Photos & Text by C. Whitney-Ward
When I was a kid I loved playing cowboys and Indians and always wanted to be the Indian. But every boy that I knew wanted to be a fireman. And even before 911 there was always a bit of awe and mystique about being a firefighter. So, I contacted Santa Fe Fire Chief, Barbara Salas, told her that I wanted to do a photo essay on the Santa Fe Fire Department, and she said yes.
She assigned Battalion Chief, Paul Babcock to take me around for a few hours in a snazzy red van and he was a font of knowledge and very patient while I snapped away.
First stop was a wrecking yard where hands-on, First Response Heavy Rescue training takes place. A volunteer victim was buckled into a wrecked car and firefighters from Station 8 went through extraction training replete with crowbars and the jaws of life.
All geared-up. These drills are taken seriously to keep skill levels high.
Trucks now-a-days are more automated with the aid of computers, says Jason, who turned on all the bells and whistles so I could take a shot.
Mounted on the front of the truck is this behemoth pump that shoots 750 gallons a minute of fire retardant foam - a blast powerful enough to knock over a small plane, notes Jason.
And, sitting beside the truck are boots and gear at the ready. How long does it take to suit up? Forty-six seconds is the record, says Jason. Apparently they've timed it.
In addition to his passion for firefighting, Jason is the department's unofficial historian and an accomplished artist. His vibrant work has wended its way onto department posters, invitations and t-shirts.
Next we were off to visit the new Santa Fe Fire Museum (the first in the state), located in the city's former Fire Station 3 on Cerrillos Road. A nifty vintage black fire truck is parked out back that will be retrofitted as a hearse to use for special funerals. The truck was the last fire truck to be purchased from the American La France Truck Company - circa 1918 - 1981, and is dedicated to the heroes of 911.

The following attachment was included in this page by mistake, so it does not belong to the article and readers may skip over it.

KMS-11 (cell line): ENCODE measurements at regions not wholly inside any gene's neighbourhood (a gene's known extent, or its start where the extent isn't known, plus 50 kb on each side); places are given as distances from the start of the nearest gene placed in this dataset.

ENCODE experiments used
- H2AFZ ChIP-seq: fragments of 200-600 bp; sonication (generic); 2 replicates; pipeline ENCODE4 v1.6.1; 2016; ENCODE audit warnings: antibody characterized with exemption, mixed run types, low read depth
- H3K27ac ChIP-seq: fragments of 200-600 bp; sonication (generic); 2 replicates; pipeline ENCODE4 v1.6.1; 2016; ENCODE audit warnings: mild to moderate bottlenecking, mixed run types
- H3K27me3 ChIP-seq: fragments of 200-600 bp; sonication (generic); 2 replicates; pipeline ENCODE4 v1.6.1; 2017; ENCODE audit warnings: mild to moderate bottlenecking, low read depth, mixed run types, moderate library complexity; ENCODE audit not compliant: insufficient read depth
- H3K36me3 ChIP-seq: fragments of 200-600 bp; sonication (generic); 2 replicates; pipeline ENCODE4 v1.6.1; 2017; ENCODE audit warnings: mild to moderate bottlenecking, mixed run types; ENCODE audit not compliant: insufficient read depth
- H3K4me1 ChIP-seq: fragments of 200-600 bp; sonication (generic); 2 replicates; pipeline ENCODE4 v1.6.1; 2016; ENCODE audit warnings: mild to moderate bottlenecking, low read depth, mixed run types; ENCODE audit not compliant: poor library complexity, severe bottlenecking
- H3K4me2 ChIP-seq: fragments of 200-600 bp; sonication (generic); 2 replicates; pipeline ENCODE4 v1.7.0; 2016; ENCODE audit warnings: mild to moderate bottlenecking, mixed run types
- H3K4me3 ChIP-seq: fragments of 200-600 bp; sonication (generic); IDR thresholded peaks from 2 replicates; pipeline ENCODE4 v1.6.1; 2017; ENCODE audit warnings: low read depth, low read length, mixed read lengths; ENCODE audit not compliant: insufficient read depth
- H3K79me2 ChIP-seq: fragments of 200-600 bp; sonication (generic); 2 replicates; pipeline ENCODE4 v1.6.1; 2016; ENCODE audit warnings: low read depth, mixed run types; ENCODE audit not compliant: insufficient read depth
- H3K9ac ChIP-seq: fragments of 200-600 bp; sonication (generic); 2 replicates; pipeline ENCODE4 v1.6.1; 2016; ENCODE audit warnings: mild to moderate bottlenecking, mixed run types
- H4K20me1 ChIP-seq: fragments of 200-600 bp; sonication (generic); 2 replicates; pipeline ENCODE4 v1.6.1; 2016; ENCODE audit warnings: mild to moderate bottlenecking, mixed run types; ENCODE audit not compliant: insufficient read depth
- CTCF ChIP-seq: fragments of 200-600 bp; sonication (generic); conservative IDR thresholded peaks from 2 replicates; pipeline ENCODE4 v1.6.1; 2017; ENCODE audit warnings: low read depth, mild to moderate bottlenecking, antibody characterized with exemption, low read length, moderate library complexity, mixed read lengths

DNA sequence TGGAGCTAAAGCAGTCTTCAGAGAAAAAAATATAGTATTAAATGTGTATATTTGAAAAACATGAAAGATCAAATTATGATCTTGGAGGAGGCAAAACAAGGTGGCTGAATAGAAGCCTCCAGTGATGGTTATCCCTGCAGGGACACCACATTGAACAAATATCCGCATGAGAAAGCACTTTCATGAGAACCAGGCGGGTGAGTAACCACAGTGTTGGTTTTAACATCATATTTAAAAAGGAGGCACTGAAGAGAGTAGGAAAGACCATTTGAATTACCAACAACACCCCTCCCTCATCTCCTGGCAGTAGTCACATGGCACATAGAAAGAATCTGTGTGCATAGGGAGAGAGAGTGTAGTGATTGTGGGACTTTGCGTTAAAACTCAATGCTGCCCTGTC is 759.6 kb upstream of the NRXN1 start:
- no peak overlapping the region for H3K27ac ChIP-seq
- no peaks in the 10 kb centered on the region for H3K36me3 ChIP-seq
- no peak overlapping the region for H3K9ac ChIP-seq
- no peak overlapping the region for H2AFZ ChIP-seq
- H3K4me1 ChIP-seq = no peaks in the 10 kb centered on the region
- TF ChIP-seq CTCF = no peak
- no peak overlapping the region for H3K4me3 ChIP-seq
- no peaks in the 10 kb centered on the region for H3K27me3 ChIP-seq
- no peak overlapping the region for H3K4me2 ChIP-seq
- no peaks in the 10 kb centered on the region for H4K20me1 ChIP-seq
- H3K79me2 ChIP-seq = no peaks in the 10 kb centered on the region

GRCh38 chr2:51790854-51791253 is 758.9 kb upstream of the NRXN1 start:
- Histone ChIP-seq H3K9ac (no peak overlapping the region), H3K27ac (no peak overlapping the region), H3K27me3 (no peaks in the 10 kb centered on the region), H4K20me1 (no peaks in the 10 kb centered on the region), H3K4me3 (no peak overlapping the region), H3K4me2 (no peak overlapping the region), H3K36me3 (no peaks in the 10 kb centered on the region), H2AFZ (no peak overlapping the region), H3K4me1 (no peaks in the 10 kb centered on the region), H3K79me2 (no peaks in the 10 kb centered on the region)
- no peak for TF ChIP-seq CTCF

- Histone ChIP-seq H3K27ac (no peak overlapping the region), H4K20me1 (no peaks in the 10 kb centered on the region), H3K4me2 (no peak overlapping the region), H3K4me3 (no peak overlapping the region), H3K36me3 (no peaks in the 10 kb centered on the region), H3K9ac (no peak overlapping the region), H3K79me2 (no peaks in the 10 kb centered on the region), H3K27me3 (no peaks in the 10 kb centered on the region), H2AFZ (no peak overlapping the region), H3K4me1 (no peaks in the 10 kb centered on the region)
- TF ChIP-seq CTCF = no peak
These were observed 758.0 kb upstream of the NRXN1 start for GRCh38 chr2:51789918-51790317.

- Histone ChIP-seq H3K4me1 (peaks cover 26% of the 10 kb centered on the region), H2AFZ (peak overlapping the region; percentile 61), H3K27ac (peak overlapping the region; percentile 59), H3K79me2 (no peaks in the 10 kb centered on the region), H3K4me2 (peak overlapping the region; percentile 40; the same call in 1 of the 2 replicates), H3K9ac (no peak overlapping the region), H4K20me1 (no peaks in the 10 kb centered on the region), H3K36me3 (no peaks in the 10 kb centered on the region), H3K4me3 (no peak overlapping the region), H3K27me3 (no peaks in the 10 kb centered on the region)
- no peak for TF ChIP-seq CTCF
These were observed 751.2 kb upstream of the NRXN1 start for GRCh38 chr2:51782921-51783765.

The Museum - which can be booked for private tours - is filled with memorabilia of Santa Fe's rich fire fighting history. There's a cart that was pulled by hand in the early part of the 19th century - a shot was fired to help firefighters find the right location. A timeline of uniforms runs along one wall and a circa 1934 pumper truck - used now in parades and ceremonies - takes pride of place.
The Santa Fe Fire Department was established in 1880 and was run as a volunteer organization for its first 100 years, with the exception of Felix Wheeler, who was hired in 1915 as the first employee. In 1987 the department became a fully- paid operation and there are now 139 commissioned firefighter/medics serving 6 fire stations, strategically place around the city.
Feedbag for fire horse
The museum is a treasure trove of historic photographs and artifacts that tell the story of the Santa Fe Fire Department and its heroes. Retired firefighters unearthed many of the museum's pieces and the interior of the space was built by firefighters donating there expertise and time.
An early safety net...
Gear donated by a NY family of a 911 first responder.
First known fire station on Palace & Lincoln streets - circa 1898
Last stop...Fire Station Headquarters where the only remaning brass fire pole brings back a bit of nostalgia. It seems that nowadays
firefighters take to the stairs.
Thanks Chief Salas, you have a great crew!
200 Murales Road - Santa Fe, NM
200 Murales Road - Santa Fe, NM